We've heard time and time again that Nokia is reinventing itself (and not for the first time), from a company whose primary goal is to manufacture mobile phones to a company based around online services and software (that happen to run on the hardware that they make) - irrespective of the time this changeover takes in the real world, Nokia are committed to this approach. Now they could attempt to code everything themselves from the ground up with their software engineers, but there always comes a point when the knowledge inside a third-party company, and the product they have, is far cheaper than the cost of the in-house development team.
So why spend 40 million Euros when you can buy the same functionality for 20 million? And as well as buying that functionality, you also get the team that programmed it on your books as staff as well as all their understanding of the nature of their app and the field it sits in. The Dopplr team have lived for years in the community buiilding and travel field and that's not something an engineer in a lab can replicate.
They've also said on their blog that the acquisition will not change the current Dopplr service and it will continue to be available on multiple platforms and destinations (including their iPhone application), but I'd expect a surge of new registrations now the Nokia news has brought more attention to the company. Over time, the features of recommending places and cities, and knowing which of your friends will be where, is likely to be rolled into the social side of Nokia Maps, but I expect this to be gradual and organic - don't expect a sudden switching on of Nokia Dopplr, in other words.
If you've a gap in the portfolio that you want to fill, then there are a lot of arguments that make buying an entire company worthwhile. Of course there are dangers as well for both sides. Integrating the service and team may not be straightforward, with differences in management style, corporate ethos and remuneration packages, so just because there is a cash saving, it's not always as simple as that.
Dopplr in action - I'm "Ewan" if you want to stalk me across the Atlantic
But when you are growing and accelerating, as Ovi is, sometimes the time savings make the buy far more attractive. Ovi Share is a good example here, it's one of the core places to share media from your mobile phone with your friends and the rest of the internet. Originally it was called Twango, based in Redmond and started by ex-Microsoft employees. Back in 2007, Nokia bought the whole kit and kaboodle, did some rebranding work, and one of the first Ovi steps had been taken. It's been a bit hit and miss though, and Nokia have said there will be no more investment, and are switching their strategy to leveraging other online sites for media sharing and storage, e.g. Facebook and Flickr.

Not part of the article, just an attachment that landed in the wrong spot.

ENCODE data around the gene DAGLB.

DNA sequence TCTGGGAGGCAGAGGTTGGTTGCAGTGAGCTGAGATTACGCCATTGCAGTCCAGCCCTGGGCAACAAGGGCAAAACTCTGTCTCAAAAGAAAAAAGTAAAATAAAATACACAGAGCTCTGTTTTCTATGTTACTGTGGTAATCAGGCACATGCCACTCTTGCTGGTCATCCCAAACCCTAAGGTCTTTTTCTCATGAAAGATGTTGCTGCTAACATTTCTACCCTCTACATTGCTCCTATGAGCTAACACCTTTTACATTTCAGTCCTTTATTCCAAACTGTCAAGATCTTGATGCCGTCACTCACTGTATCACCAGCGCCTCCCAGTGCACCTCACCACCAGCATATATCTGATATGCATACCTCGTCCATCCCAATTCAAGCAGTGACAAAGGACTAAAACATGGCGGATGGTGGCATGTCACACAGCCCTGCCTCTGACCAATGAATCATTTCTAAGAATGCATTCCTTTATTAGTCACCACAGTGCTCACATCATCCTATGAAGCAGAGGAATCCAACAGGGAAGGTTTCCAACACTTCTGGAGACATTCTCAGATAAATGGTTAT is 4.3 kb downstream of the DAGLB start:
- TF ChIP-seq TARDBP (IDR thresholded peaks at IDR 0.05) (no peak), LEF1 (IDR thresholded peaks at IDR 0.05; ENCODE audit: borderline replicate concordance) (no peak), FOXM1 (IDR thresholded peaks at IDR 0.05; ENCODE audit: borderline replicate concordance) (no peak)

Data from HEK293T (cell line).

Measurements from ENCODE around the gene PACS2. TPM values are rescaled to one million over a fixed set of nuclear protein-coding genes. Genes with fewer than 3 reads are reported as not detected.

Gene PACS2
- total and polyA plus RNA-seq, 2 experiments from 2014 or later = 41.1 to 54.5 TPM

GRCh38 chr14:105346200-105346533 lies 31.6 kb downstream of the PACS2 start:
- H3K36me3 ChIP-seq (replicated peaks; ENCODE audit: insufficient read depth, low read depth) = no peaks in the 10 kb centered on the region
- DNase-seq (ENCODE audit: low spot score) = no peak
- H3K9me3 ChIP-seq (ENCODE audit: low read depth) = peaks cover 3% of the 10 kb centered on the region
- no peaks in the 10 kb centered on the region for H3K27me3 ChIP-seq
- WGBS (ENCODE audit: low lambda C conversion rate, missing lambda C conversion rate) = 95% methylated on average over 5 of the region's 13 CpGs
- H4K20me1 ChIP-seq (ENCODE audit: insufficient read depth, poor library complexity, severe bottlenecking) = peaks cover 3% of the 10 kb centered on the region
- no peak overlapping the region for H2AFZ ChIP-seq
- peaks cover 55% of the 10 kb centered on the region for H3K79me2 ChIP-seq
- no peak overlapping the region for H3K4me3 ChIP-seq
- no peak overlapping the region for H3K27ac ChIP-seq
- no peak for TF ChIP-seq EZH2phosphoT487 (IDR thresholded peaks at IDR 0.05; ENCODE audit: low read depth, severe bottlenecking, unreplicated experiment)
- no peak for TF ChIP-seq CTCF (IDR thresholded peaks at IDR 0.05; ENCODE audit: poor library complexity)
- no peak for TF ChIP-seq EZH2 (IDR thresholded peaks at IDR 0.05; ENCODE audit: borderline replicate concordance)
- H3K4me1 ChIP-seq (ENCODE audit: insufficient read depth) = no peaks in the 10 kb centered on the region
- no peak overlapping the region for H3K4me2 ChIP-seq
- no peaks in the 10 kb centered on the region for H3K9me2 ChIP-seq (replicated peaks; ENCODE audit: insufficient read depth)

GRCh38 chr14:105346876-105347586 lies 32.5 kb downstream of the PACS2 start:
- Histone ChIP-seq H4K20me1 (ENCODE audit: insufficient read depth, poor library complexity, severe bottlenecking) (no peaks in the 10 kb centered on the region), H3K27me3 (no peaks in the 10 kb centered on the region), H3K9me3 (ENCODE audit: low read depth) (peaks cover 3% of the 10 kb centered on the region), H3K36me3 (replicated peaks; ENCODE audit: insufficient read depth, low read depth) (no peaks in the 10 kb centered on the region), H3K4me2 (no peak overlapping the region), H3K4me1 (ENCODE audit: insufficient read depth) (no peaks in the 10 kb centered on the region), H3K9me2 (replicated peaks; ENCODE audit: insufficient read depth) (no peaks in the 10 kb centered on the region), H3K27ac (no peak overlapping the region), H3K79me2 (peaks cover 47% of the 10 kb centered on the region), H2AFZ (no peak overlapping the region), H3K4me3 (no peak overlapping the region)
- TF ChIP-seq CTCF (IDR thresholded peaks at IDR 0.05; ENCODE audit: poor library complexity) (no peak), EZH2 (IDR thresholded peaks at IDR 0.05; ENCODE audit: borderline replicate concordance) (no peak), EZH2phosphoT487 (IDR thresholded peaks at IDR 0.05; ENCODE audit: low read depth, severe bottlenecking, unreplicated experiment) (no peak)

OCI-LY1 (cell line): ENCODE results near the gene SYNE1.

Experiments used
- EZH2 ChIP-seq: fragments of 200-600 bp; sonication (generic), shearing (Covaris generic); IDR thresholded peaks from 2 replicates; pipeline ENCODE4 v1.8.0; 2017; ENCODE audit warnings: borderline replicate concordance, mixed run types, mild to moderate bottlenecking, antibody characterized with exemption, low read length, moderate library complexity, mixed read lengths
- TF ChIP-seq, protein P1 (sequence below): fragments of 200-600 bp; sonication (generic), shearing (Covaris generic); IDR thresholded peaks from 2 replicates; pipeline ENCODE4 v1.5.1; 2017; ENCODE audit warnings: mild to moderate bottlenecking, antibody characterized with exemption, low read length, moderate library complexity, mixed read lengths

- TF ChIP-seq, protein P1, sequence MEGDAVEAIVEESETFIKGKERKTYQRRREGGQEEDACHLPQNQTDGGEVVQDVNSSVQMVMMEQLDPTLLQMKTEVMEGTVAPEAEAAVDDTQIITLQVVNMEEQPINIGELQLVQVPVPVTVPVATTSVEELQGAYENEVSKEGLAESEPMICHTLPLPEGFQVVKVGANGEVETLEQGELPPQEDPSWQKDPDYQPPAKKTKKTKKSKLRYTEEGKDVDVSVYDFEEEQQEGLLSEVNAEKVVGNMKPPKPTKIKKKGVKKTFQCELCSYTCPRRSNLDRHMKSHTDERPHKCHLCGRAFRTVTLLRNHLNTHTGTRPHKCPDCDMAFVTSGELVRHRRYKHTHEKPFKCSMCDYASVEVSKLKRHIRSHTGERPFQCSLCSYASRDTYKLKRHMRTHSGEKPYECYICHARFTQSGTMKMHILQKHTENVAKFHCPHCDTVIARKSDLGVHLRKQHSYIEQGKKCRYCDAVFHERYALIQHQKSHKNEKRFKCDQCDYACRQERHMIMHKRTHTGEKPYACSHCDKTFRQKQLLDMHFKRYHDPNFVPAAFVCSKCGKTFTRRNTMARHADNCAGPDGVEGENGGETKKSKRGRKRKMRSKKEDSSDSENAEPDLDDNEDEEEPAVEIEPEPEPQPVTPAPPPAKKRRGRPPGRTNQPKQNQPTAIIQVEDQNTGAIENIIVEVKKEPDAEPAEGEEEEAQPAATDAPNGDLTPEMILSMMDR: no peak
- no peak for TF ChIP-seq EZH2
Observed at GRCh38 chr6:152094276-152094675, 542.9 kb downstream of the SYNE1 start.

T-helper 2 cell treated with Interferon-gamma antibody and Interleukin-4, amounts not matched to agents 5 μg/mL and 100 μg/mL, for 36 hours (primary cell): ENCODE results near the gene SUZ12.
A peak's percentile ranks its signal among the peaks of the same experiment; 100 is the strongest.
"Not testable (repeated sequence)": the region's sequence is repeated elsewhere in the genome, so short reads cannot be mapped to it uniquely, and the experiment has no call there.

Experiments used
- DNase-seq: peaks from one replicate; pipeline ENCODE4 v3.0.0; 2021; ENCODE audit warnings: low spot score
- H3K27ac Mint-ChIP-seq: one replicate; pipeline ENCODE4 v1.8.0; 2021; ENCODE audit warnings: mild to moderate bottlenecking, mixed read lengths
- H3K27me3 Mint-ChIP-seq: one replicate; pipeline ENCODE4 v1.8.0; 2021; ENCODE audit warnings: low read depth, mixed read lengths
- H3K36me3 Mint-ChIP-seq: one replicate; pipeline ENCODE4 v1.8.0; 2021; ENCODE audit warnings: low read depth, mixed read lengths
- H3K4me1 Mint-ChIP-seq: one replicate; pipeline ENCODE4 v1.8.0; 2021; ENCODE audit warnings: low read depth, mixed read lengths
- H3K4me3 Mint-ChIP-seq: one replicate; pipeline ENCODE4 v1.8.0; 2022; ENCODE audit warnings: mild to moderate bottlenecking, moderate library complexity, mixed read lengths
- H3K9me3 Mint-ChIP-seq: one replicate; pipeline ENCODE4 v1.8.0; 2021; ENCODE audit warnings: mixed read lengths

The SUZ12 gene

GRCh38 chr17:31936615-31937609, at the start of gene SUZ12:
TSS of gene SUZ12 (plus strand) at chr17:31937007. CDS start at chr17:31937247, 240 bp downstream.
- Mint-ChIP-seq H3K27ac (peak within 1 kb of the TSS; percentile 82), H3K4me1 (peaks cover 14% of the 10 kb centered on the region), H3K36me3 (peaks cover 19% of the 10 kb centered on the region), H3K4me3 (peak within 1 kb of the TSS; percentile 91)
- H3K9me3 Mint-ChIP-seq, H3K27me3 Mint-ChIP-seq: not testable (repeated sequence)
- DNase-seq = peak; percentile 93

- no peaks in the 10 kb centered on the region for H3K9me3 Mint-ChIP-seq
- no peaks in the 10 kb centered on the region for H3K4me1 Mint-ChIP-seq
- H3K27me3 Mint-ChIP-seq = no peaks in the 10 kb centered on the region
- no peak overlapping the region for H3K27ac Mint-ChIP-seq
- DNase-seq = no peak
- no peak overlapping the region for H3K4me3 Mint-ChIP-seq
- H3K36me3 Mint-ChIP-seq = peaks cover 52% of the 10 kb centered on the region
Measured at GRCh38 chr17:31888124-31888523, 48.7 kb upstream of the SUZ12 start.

The fit for the smaller niche services isn't as clear as Twango, but you can make some good guesses. In the case of Dopplr, you can expect that user accounts will be merged with Ovi accounts to provide single sign-on, and that Nokia Maps will benefit from the expertise and ideals of Dopplr in much the same way as when Nokia acquired Plazes last year. And of course Nokia Maps itself is a result of the Gate5 purchase for a rumoured $250 million.
Maps and sharing your location are already high on the Nokia agenda. Nokia World saw the Facebook widget for the N97, which allowed you to snap pictures and pass on your current location to friends, gathering Nokia a lot of great press for a usable real-world application of all this technology.
Are Nokia buying their way into the software market? I'm sure some will think that this is a substitute for doing the work themselves, but the arguments are never as simple as that... Start-up are always risky, both for the founders and the investors. When buying a company, Nokia becomes the sole investor and controller and just because the early stage efforts worked, that doesn't mean that the success will continue. Even if the service had been built in-house before integrating into the main services, the same challenges of moving the user base, making sure it all works in an existing product, and not losing the spirit of the founding team would be exactly the same. So they found a better way of doing the first step - that's what being a good business is meant to do.
In that sense these small companies are good value to Espoo. Dopplr has cost Nokia an unconfirmed 10-15 million Euros, but for that I believe Nokia has made a good investment. Will it pay off? That's not guaranteed, but by choosing a company already blooded in battle, with a user base and an experienced ops team, Nokia could allow this and other companies to blossom under their wing. We'll watch closely what happens.
-- Ewan Spence, Sept 2009.